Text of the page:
Life Insurance For Smokers.
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Approximately one in every four Americans smoke or use some form of tobacco at least occasionally, which means that insurers would be missing out on a huge market segment were they to simply refuse to cover smokers. For this reason, most life insurance companies will offer life insurance for smokers, though due to the added risk, policy holders will have to pay a higher premium.
Why Does Smokers’ Life Insurance Cost More?
Since the 70’s, it has been general knowledge that smoking poses serious health hazards, and insurance companies wasted no time factoring this into their risk-assessment tables for smokers.
According to the CDC, smokers live an average of 10 years less than non-smokers, and nearly half a million Americans die every year from smoking-related conditions.
The most common such conditions are:
However, smoking alone will not determine what risk category insurers put you in. If you are in your 30s or under and/or in relatively good health, you may qualify for cheaper insurance than a non-smoker who engages in risky recreational activities like sky diving or scuba diving.
You may find insurance rates under those for people with a serious preexisting condition or with a high-risk occupation like boxing or fire fighting.
For most insurance, there are four main risk classes—Preferred Plus, Preferred, Standard Plus, and Standard. Smokers usually are broken down into only two classes, however: Preferred Smoker and Standard Smoker. The former is less risky and applies to those who very occasionally use tobacco products other than cigarettes. The latter is for cigarettes and regular tobacco use.
Premiums for smokers’ term life insurance are normally two to four times higher than for non-smokers taking out the same policy. This may be the difference between paying $50 and $250 per month and, over a 20-year term, may add up to an extra $50,000 in premiums. Whole life rates, on the other hand, are only about 20% to 30% lower for non-smokers.
Who Counts as a “Smoker” for Insurance Purposes?
Most often, any use whatsoever of tobacco products, including cigarettes, cigars, chewing tobacco, nicotine gum, nicotine patches, and e-cigarrettes(vaping) will put you into the “smoker category”. Some insurers give lower rates for non-cigarette tobacco users but some don’t.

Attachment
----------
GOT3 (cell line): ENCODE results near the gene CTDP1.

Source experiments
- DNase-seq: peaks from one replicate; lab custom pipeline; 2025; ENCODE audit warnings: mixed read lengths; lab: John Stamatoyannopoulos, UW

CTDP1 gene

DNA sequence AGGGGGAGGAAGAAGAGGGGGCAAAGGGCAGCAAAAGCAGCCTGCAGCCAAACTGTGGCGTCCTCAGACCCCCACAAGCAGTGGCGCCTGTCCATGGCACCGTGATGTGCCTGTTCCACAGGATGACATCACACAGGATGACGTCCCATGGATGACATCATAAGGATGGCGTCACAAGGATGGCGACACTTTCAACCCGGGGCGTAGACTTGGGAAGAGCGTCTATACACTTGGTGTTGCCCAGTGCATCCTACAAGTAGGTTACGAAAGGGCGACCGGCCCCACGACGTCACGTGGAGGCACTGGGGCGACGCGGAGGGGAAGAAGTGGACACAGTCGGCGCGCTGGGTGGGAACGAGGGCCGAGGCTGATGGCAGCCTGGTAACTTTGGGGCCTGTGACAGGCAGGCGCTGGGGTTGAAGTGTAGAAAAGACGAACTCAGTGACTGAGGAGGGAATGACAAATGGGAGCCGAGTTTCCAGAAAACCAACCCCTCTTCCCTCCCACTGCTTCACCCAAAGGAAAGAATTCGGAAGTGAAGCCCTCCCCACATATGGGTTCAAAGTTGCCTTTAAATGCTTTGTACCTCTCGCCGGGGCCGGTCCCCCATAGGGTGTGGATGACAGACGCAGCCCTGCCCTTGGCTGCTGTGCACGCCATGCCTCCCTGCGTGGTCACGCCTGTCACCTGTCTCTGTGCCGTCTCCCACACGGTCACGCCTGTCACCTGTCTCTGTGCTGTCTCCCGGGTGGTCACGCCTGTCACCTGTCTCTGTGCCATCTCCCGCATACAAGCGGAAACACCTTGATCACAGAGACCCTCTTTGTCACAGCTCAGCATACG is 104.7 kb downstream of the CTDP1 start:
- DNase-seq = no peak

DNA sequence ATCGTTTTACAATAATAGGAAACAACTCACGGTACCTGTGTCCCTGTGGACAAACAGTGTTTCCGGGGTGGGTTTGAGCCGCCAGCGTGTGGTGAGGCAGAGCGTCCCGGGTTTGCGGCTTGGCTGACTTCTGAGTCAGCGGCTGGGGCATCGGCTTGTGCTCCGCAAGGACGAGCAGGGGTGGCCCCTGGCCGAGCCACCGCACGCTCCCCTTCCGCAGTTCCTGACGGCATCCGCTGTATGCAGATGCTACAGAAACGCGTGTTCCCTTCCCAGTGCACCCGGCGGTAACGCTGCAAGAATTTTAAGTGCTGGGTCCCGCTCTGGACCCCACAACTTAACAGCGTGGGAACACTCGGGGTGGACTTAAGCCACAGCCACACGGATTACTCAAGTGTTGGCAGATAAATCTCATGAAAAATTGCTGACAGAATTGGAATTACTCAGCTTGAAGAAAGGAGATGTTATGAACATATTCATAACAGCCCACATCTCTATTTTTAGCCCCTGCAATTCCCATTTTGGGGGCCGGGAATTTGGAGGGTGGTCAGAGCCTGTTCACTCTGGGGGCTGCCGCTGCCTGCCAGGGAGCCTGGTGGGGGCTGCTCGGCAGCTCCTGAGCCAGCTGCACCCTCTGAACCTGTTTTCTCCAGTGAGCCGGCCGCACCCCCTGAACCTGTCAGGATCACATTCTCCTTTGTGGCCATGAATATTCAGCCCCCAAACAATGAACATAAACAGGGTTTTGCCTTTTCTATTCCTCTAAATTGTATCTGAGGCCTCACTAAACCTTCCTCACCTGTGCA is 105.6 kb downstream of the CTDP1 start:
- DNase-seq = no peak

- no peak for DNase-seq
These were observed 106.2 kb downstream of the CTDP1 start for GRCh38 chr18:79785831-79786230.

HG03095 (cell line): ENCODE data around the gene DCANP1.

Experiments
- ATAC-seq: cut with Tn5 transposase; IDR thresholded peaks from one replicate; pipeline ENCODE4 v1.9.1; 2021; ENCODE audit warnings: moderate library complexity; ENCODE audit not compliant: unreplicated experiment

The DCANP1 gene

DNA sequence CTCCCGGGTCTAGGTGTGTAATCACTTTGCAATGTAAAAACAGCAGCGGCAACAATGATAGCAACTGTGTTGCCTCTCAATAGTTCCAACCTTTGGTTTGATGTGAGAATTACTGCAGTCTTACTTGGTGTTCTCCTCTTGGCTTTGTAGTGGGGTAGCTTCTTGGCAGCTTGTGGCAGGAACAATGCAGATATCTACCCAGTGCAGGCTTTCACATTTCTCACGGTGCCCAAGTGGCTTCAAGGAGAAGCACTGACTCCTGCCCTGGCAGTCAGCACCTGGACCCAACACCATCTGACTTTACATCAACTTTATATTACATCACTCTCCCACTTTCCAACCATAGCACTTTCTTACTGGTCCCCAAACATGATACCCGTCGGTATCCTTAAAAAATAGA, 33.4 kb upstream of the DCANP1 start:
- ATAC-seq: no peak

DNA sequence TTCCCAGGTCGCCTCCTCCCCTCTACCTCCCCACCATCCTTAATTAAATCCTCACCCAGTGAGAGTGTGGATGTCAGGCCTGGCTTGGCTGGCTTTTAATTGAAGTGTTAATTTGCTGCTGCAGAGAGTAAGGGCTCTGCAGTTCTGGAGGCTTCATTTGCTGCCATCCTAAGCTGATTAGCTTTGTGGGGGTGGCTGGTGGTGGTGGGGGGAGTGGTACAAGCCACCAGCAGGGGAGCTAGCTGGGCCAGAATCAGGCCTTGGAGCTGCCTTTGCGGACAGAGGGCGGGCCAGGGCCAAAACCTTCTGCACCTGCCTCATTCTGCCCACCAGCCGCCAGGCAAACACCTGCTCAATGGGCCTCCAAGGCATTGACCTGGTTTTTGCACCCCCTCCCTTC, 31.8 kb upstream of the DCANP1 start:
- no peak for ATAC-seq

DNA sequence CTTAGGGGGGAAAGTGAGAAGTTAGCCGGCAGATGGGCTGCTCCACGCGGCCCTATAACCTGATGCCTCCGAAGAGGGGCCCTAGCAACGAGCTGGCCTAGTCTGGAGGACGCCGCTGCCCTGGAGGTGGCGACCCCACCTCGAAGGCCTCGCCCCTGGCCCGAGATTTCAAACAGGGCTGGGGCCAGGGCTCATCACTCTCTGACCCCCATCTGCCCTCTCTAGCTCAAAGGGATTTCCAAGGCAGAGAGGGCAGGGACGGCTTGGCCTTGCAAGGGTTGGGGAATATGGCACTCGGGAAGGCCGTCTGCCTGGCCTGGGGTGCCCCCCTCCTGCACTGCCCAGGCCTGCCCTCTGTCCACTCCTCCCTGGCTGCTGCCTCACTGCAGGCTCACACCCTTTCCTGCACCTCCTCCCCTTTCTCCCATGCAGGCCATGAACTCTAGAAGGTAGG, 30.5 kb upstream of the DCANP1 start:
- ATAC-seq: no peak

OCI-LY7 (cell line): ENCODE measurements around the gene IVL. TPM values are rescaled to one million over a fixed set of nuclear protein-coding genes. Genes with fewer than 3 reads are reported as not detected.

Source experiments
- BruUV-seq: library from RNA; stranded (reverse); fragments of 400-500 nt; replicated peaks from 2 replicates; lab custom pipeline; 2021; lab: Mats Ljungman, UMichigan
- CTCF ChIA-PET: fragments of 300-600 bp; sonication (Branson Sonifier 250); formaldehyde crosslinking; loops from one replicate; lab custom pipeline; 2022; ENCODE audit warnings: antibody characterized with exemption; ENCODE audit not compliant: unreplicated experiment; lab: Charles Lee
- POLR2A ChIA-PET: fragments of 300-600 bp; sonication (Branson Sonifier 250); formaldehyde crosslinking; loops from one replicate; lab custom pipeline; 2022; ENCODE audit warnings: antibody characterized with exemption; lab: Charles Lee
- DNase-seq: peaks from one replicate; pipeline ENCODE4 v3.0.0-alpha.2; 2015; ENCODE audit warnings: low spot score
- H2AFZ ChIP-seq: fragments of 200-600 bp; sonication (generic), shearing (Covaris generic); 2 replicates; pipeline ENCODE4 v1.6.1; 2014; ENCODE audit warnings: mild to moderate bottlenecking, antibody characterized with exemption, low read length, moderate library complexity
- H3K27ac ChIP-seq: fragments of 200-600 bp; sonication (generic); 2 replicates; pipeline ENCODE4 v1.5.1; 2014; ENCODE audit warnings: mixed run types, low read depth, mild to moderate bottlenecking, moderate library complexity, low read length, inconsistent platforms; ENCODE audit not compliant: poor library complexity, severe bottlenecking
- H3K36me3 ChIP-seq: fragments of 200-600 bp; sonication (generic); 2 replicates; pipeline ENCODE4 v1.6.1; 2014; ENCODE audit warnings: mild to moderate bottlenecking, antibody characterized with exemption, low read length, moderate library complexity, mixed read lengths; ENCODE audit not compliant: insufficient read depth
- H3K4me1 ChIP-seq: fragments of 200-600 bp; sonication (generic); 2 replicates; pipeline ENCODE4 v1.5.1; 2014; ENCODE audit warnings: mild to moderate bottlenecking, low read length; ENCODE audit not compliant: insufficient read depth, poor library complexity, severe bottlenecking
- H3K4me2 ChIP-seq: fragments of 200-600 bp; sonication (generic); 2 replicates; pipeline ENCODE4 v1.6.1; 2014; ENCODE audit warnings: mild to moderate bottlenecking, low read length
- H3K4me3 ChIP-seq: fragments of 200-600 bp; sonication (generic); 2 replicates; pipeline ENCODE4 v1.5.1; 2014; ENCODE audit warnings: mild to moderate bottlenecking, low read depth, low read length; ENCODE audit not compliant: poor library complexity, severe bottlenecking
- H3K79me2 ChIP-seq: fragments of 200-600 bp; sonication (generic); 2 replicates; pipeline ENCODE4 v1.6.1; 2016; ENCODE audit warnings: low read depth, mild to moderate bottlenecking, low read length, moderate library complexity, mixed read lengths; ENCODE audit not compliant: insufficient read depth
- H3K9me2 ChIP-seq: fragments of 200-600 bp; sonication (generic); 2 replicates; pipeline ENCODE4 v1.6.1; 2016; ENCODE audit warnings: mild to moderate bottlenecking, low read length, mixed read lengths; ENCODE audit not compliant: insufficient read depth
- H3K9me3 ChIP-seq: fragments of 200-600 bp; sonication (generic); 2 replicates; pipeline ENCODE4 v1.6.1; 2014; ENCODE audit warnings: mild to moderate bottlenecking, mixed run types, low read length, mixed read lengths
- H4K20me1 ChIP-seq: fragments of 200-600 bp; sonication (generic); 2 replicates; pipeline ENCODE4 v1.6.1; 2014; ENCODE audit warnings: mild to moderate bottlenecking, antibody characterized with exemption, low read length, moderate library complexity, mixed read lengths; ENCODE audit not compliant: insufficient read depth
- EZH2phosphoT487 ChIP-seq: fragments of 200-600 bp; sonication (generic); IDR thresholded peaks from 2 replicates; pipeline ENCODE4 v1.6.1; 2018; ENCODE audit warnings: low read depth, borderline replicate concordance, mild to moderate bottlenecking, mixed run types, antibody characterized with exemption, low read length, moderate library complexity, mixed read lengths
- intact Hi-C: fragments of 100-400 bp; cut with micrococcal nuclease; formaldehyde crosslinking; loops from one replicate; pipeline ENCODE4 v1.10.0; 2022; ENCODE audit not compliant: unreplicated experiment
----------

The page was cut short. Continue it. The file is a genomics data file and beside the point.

Some take into account the quantity of tobacco typically consumed but others don’t. Most consider you a “smoker” if you have used tobacco products within the last 12 months, but some insurance companies make that two to three years. Still others have a policy of gradually lowering premiums the longer you have been tobacco-free.
Users of marijuana will also usually be charged the smoker’s life insurance rates or a similar rate. The reason is that marijuana is still illegal in most parts of the U.S. When legal medical marijuana is used, the rationale for a rate increase is based on the risks of a serious condition like glaucoma that is being treated with the medical marijuana. If used to treat a less severe problem like back pain, rates increase due to the potential side effects of smoking marijuana.
Finally, insurance companies will almost always require a health exam, which will include blood and urine tests. If cotinine, a byproduct of nicotine, is found in your system in sufficient quantities, you will be considered a smoker by the insurer. Medical records may also contribute to confirming applicants as smoker/non-smoker.
What Happens to Those Who Commit Insurance Fraud?
The temptations exist to give incomplete or incorrect information on insurance policies concerning one’s smoking habits in order to obtain a lower premium. This is never a wise choice. Insurance fraud by smokers is not only illegal and unethical, but it is also likely to be discovered.
Insurers will sometimes do “spot checks,” but the greater danger lies in claims being denied just as your loved one goes to collect on the policy. The insurer will examine your medical records up to seven years back, call your doctor personally, and quickly find out about coroner’s reports stating you died from smoking-related causes. They will almost certainly find out.
When fraud was used to obtain the policy, the insurance company can deny all claims and, at most, refund your family the premiums you paid in. That destroys the whole point of having insurance to begin with.
A second possibility is that the insurer will compare the amount paid as a non-smoker with what should have been paid as a smoker and pay out on that basis. For example, if you paid only 50% of what you would have, your family would only get 50% of the claim you thought they would get.
Many smokers understand that, since they are in a higher risk category, they may have to pay more for life insurance. Nonetheless, they wonder, “Is there a way to minimize my premiums while still receiving sufficient value?” The answer is that there are many ways to do this, including the following 6 ways:
You Can Still Get Competitive Rates if you smoke
While life insurance for a smoker may tend to cost more than for the average non-smoker, it is not impossible to get approved nor to find affordable premiums. Being a wise shopper will pay off in lower rates.
If you smoke or have a smoking history you need to compare rates with multiple companies. Start below by entering your zip code.
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